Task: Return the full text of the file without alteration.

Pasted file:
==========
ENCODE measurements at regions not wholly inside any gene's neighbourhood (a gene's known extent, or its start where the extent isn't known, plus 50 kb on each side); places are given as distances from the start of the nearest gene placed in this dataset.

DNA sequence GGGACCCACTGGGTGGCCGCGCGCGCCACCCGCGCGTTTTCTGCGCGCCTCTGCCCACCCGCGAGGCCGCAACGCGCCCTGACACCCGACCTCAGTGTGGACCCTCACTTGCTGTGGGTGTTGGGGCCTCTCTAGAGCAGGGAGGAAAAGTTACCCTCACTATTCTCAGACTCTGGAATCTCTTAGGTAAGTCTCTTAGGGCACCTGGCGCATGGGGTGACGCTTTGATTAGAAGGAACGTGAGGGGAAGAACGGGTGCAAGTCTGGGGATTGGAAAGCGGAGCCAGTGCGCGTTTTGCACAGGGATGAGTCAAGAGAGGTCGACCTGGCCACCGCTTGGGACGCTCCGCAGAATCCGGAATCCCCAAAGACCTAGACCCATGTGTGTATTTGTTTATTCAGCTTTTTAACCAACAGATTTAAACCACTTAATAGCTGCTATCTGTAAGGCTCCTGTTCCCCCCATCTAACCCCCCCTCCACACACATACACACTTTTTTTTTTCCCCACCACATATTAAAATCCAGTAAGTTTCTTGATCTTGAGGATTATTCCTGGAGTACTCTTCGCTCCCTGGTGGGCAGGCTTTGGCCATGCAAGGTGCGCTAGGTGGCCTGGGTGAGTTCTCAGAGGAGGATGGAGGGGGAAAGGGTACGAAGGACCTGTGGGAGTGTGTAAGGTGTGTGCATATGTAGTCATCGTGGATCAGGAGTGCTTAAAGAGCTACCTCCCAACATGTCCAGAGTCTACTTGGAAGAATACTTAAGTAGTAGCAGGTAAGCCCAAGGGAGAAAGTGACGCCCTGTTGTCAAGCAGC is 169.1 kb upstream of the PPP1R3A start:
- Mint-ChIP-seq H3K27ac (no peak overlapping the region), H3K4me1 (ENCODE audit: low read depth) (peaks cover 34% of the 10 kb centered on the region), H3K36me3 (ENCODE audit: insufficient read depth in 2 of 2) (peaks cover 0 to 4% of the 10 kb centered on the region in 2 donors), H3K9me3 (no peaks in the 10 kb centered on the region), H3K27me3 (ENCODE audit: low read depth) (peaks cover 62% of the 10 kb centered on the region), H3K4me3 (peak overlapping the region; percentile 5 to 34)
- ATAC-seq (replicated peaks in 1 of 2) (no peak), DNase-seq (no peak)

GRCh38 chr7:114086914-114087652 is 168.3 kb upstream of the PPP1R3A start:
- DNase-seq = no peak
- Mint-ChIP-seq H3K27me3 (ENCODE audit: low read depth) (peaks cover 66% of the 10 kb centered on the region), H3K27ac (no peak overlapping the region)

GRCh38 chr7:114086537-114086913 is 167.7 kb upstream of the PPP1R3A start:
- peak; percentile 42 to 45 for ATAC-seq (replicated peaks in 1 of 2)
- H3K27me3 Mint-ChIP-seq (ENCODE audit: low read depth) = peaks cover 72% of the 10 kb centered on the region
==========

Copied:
ENCODE measurements at regions not wholly inside any gene's neighbourhood (a gene's known extent, or its start where the extent isn't known, plus 50 kb on each side); places are given as distances from the start of the nearest gene placed in this dataset.

DNA sequence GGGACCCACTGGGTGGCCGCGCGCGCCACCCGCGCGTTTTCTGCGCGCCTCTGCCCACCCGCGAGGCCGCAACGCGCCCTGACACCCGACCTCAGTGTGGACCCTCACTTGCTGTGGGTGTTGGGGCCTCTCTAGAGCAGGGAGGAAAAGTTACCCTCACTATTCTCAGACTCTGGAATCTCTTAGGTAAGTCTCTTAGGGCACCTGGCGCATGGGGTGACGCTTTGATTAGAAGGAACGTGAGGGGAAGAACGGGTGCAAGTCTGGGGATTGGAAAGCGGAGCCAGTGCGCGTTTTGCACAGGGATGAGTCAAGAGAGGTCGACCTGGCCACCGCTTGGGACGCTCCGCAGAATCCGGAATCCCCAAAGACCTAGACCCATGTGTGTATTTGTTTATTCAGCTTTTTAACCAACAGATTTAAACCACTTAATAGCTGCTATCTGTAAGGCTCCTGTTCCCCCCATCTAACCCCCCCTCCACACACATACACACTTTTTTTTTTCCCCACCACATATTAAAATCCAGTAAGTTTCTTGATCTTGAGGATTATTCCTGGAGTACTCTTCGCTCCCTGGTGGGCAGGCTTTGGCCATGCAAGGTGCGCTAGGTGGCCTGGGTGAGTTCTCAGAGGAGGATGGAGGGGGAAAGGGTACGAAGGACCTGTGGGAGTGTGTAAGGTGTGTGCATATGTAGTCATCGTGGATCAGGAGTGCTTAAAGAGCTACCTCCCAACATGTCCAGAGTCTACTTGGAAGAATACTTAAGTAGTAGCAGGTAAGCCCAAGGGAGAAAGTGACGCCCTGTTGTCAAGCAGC is 169.1 kb upstream of the PPP1R3A start:
- Mint-ChIP-seq H3K27ac (no peak overlapping the region), H3K4me1 (ENCODE audit: low read depth) (peaks cover 34% of the 10 kb centered on the region), H3K36me3 (ENCODE audit: insufficient read depth in 2 of 2) (peaks cover 0 to 4% of the 10 kb centered on the region in 2 donors), H3K9me3 (no peaks in the 10 kb centered on the region), H3K27me3 (ENCODE audit: low read depth) (peaks cover 62% of the 10 kb centered on the region), H3K4me3 (peak overlapping the region; percentile 5 to 34)
- ATAC-seq (replicated peaks in 1 of 2) (no peak), DNase-seq (no peak)

GRCh38 chr7:114086914-114087652 is 168.3 kb upstream of the PPP1R3A start:
- DNase-seq = no peak
- Mint-ChIP-seq H3K27me3 (ENCODE audit: low read depth) (peaks cover 66% of the 10 kb centered on the region), H3K27ac (no peak overlapping the region)

GRCh38 chr7:114086537-114086913 is 167.7 kb upstream of the PPP1R3A start:
- peak; percentile 42 to 45 for ATAC-seq (replicated peaks in 1 of 2)
- H3K27me3 Mint-ChIP-seq (ENCODE audit: low read depth) = peaks cover 72% of the 10 kb centered on the region